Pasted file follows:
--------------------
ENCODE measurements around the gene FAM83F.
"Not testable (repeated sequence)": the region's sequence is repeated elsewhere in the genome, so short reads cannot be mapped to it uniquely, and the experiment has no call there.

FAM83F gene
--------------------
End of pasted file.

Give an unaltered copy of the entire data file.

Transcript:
ENCODE measurements around the gene FAM83F.
"Not testable (repeated sequence)": the region's sequence is repeated elsewhere in the genome, so short reads cannot be mapped to it uniquely, and the experiment has no call there.

FAM83F gene